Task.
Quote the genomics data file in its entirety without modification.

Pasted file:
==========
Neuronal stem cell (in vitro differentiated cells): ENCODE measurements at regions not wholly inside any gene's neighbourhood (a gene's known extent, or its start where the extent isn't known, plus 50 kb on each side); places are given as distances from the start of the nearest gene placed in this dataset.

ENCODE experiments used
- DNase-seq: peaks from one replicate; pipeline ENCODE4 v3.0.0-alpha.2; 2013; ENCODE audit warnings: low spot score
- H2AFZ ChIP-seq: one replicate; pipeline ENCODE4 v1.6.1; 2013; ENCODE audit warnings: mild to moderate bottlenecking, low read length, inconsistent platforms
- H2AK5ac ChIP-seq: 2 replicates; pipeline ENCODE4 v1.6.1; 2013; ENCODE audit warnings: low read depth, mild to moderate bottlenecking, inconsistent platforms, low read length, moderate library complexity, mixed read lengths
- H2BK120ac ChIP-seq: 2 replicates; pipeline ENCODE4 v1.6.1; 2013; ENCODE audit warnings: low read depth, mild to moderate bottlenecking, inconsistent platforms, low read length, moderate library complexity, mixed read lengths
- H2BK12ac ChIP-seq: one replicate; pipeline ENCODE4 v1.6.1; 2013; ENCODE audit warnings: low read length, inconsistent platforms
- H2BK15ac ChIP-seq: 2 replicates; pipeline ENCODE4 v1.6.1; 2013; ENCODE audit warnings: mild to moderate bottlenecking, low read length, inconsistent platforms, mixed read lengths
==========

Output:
Neuronal stem cell (in vitro differentiated cells): ENCODE measurements at regions not wholly inside any gene's neighbourhood (a gene's known extent, or its start where the extent isn't known, plus 50 kb on each side); places are given as distances from the start of the nearest gene placed in this dataset.

ENCODE experiments used
- DNase-seq: peaks from one replicate; pipeline ENCODE4 v3.0.0-alpha.2; 2013; ENCODE audit warnings: low spot score
- H2AFZ ChIP-seq: one replicate; pipeline ENCODE4 v1.6.1; 2013; ENCODE audit warnings: mild to moderate bottlenecking, low read length, inconsistent platforms
- H2AK5ac ChIP-seq: 2 replicates; pipeline ENCODE4 v1.6.1; 2013; ENCODE audit warnings: low read depth, mild to moderate bottlenecking, inconsistent platforms, low read length, moderate library complexity, mixed read lengths
- H2BK120ac ChIP-seq: 2 replicates; pipeline ENCODE4 v1.6.1; 2013; ENCODE audit warnings: low read depth, mild to moderate bottlenecking, inconsistent platforms, low read length, moderate library complexity, mixed read lengths
- H2BK12ac ChIP-seq: one replicate; pipeline ENCODE4 v1.6.1; 2013; ENCODE audit warnings: low read length, inconsistent platforms
- H2BK15ac ChIP-seq: 2 replicates; pipeline ENCODE4 v1.6.1; 2013; ENCODE audit warnings: mild to moderate bottlenecking, low read length, inconsistent platforms, mixed read lengths